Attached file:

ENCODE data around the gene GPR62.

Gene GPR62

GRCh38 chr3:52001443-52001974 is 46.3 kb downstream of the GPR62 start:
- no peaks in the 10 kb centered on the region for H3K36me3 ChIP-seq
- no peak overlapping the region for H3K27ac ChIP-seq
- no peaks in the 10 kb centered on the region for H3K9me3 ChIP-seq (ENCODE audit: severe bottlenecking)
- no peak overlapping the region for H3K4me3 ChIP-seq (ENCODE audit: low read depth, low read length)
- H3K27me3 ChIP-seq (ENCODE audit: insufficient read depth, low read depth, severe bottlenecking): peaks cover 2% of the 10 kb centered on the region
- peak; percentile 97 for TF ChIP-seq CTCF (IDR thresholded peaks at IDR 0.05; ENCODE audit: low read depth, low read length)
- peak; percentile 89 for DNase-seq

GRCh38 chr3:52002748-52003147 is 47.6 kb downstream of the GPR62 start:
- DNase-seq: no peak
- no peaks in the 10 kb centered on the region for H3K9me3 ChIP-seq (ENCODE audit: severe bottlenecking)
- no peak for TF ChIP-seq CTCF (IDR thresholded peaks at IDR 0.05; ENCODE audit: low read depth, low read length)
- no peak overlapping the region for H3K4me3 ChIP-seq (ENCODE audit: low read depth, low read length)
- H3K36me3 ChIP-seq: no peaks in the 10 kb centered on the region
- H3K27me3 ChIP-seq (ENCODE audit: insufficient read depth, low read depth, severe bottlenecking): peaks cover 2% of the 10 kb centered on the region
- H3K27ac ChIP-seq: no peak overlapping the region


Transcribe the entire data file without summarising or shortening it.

ENCODE data around the gene GPR62.

Gene GPR62

GRCh38 chr3:52001443-52001974 is 46.3 kb downstream of the GPR62 start:
- no peaks in the 10 kb centered on the region for H3K36me3 ChIP-seq
- no peak overlapping the region for H3K27ac ChIP-seq
- no peaks in the 10 kb centered on the region for H3K9me3 ChIP-seq (ENCODE audit: severe bottlenecking)
- no peak overlapping the region for H3K4me3 ChIP-seq (ENCODE audit: low read depth, low read length)
- H3K27me3 ChIP-seq (ENCODE audit: insufficient read depth, low read depth, severe bottlenecking): peaks cover 2% of the 10 kb centered on the region
- peak; percentile 97 for TF ChIP-seq CTCF (IDR thresholded peaks at IDR 0.05; ENCODE audit: low read depth, low read length)
- peak; percentile 89 for DNase-seq

GRCh38 chr3:52002748-52003147 is 47.6 kb downstream of the GPR62 start:
- DNase-seq: no peak
- no peaks in the 10 kb centered on the region for H3K9me3 ChIP-seq (ENCODE audit: severe bottlenecking)
- no peak for TF ChIP-seq CTCF (IDR thresholded peaks at IDR 0.05; ENCODE audit: low read depth, low read length)
- no peak overlapping the region for H3K4me3 ChIP-seq (ENCODE audit: low read depth, low read length)
- H3K36me3 ChIP-seq: no peaks in the 10 kb centered on the region
- H3K27me3 ChIP-seq (ENCODE audit: insufficient read depth, low read depth, severe bottlenecking): peaks cover 2% of the 10 kb centered on the region
- H3K27ac ChIP-seq: no peak overlapping the region